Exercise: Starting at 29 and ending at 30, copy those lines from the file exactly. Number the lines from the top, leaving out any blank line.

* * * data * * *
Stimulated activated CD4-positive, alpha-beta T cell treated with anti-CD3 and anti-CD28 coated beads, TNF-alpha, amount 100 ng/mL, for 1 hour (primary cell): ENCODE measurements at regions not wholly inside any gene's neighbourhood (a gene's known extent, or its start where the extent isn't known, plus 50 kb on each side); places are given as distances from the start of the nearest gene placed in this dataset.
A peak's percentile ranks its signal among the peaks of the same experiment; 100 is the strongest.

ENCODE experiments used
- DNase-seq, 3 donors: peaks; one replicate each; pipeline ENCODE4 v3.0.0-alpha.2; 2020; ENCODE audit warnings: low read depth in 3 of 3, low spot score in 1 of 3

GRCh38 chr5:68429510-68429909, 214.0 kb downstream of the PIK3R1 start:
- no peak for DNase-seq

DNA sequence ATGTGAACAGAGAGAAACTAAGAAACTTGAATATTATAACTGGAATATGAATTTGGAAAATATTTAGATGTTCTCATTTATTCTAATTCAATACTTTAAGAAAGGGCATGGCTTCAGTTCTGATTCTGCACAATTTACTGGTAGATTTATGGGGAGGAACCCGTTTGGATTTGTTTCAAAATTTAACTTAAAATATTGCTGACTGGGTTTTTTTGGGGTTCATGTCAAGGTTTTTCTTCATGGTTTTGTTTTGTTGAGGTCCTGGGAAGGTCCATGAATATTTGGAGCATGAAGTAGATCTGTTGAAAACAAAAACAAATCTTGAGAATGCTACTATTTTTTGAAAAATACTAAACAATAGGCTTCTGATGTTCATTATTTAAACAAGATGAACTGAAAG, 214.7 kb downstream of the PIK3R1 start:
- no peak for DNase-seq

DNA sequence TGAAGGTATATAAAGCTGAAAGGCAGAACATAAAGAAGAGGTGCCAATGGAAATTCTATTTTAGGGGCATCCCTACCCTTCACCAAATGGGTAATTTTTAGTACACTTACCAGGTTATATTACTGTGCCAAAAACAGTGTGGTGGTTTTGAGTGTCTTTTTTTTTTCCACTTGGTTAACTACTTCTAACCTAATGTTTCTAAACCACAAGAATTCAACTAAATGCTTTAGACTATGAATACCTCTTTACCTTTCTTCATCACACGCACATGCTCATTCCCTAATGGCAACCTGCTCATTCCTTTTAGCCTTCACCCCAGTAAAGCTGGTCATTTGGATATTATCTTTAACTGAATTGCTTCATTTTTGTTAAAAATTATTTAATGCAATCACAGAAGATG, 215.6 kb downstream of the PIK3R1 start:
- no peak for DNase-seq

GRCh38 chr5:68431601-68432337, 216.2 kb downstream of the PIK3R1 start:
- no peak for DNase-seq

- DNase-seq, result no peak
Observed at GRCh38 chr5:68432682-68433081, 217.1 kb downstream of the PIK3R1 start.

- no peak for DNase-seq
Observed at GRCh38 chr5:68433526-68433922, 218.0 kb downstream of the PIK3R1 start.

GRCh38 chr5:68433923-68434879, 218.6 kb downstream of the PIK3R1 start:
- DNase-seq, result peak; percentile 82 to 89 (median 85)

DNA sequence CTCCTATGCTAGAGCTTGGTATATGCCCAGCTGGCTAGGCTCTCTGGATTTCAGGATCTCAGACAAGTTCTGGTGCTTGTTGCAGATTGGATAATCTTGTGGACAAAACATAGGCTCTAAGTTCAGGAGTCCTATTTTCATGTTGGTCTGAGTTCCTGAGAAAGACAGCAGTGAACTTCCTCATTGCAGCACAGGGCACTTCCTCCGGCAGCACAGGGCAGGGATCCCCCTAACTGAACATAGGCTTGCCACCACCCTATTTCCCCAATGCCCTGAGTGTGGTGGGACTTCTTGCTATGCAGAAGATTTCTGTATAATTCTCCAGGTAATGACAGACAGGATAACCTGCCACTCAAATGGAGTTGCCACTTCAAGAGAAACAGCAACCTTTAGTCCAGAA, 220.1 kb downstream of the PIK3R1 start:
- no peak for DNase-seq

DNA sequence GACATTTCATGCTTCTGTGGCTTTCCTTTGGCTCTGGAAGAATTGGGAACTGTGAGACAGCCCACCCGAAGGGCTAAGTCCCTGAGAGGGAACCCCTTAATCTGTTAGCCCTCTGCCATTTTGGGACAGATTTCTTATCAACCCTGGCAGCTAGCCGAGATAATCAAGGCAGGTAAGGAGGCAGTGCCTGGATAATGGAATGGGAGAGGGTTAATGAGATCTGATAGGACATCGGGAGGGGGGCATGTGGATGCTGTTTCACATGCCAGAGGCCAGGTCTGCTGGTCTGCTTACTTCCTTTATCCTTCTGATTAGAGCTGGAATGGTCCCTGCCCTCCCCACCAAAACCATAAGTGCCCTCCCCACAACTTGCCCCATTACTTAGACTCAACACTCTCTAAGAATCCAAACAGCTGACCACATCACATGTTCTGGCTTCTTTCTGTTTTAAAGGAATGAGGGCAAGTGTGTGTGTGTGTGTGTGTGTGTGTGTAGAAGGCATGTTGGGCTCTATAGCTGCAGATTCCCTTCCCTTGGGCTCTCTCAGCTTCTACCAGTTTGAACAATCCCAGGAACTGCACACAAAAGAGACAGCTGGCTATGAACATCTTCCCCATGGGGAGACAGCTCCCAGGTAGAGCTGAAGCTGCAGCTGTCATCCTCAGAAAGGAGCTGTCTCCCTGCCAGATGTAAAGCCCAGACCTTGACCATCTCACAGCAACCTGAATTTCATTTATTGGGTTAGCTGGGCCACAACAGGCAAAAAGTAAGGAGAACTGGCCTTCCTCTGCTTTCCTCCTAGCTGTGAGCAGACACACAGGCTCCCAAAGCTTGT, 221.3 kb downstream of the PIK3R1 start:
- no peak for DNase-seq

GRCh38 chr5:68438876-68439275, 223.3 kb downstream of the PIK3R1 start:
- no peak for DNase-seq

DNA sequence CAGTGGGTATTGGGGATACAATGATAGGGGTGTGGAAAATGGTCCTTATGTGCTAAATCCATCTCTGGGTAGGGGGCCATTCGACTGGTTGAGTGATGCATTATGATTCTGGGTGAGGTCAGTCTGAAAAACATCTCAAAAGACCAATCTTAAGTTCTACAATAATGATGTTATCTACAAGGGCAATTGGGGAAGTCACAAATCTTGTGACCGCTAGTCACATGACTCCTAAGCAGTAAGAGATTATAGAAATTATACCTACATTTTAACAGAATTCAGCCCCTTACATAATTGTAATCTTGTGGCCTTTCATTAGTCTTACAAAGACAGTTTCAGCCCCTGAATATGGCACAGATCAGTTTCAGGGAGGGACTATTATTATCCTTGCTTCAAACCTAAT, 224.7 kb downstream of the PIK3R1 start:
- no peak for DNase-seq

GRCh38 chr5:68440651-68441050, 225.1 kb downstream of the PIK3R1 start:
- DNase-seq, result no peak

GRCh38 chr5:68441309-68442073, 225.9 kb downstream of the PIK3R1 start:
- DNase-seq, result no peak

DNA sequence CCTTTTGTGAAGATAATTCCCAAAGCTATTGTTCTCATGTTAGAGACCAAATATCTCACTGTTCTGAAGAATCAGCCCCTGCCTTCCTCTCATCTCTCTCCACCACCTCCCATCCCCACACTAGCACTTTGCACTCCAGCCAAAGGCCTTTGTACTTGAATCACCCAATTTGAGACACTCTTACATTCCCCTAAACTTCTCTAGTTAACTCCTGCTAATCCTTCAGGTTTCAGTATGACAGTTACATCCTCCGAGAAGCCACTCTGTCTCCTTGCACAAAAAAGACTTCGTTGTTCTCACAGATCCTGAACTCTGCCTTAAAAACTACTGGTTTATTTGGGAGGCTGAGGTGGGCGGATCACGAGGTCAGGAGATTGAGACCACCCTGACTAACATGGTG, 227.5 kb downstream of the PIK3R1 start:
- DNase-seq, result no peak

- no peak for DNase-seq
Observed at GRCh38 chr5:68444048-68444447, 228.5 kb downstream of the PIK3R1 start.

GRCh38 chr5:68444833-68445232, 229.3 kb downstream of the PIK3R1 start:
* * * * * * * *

GRCh38 chr5:68441309-68442073, 225.9 kb downstream of the PIK3R1 start:
- DNase-seq, result no peak